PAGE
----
Prof. Sir Philip Cohen

Albert Einstein World Award of Science 2014
Field of Work: Immunology
Date: 17 November 2014
Place of Ceremony: A Hall
Host Institution: Aalto University
Host Country: Espoo,  Finland

The World Cultural Council presented the 2014 Albert Einstein World Award of Science to Professor Sir Philip Cohen, Professor of Enzymology, and Deputy Director of the Division of Signal Transduction Therapy (DSTT) at the Medical Research Council’s Protein Phosphorylation and Ubiquitylation Unit, University of Dundee, United Kingdom.

The prize has been awarded for his 40-year outstanding and continuing scientific career devoted to studying and establishing the profound importance of protein phosphorylation in regulating almost every physiological process.

Professor Cohen’s achievements meet the criteria for the Albert Einstein World Award of Science most closely in respect to bringing “true benefit and well-being to mankind” in their importance to the development of drugs and treatment with global impact.

Professor Sir Philip Cohen is one of the world’s most cited scientists in Biology and Biochemistry. His influence can be gauged from the fact that he was the world’s second most cited scientist in the fields of Biology and Biochemistry from 1992 to 2003. His visionary dissection of insulin and other major signal transduction pathways defines the molecular basis of hormone action and how such mechanisms malfunction in diseases ranging from diabetes to cancer.

Professor Cohen’s pivotal contribution has been to elucidate a major section of the insulin signal transduction-signalling pathway, essentially from scratch, starting at a time when virtually nothing was known about cell signalling. This was to be based on his dissection of protein kinase dependent cascades, which are the major intracellular components of hormonal signalling networks.

Prof. Cohen’s initial idea was to select a physiological end point action of insulin, specifically the mechanism by which insulin stimulated glycogen synthesis, the rate-limiting enzyme of glycogen synthase. He then painstakingly worked backwards towards the top end of the insulin-signalling pathway in the hope that the upward groups would eventually meet those working down from the top. This work has taken over 20 years of intensive research but within the last few years this has now happened and characteristically Philip’s laboratory made the key discovery that eventually linked the two halves of this chain.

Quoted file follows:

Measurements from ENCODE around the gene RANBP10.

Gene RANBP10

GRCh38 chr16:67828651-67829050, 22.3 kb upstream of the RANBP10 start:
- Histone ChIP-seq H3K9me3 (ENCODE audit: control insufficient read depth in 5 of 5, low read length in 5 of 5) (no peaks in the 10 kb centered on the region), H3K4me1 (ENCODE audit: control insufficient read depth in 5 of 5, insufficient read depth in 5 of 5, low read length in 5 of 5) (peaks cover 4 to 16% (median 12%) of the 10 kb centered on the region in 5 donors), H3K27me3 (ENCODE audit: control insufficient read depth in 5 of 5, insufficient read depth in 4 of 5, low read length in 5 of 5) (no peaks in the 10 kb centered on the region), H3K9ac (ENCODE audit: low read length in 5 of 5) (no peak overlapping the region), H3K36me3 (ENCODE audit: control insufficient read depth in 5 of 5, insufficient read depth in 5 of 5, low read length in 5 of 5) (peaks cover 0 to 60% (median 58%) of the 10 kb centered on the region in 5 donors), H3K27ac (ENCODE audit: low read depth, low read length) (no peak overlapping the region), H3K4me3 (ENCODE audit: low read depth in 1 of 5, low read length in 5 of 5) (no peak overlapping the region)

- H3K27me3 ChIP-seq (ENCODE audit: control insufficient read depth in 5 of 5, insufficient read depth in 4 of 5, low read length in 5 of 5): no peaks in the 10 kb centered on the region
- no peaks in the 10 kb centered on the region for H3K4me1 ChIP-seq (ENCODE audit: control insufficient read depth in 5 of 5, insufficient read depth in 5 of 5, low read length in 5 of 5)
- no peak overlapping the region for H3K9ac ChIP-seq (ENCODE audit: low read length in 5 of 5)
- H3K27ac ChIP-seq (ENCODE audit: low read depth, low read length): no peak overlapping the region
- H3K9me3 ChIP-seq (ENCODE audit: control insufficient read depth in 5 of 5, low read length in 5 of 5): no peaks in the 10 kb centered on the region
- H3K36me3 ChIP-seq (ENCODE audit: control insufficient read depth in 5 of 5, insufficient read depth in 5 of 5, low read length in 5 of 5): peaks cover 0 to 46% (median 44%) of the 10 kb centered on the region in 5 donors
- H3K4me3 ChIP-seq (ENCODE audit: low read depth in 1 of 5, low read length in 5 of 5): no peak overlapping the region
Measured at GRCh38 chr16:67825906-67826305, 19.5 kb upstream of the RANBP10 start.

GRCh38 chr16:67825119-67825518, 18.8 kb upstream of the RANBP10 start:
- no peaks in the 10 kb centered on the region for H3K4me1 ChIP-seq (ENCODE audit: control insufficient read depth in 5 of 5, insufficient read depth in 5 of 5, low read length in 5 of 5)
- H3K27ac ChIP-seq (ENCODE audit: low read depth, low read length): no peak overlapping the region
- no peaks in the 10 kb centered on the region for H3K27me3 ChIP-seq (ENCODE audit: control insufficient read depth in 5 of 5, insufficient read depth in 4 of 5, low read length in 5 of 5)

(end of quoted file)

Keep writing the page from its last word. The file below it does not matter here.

Professor Cohen has received numerous awards, including the Pfizer Innovation Award for Europe (1999), the Rolf Luft Prize of the Karolinska Institute of Stockholm (2006), the Royal Medal of the Royal Society (2008) and the Medical Research Council’s Millennium Medal (2013). Sir Philip Cohen is member of a number of science academies and societies, among them the Academia Europaea.

His research has raised Dundee University to one of the leading academic institutions in his field of this study. Professor Cohen has made decisive contributions to the growth and international reputation of life sciences at the university and to the development of a life sciences cluster in the city, which now accounts for 16% of its economy. In fact, the College of Life Sciences has, for several years, been voted one of the best scientific environments in the world in which to work. Additionally, the Scottish Institute for Cell Signalling was founded in Dundee in 2008.

Throughout his career Philip Cohen has been an exceptional mentor of talented young researchers. More than one hundred PhD students and postdoctoral scientists have trained in his laboratory over thirty-eight years, with the vast majority now working in senior roles as academic research leaders.

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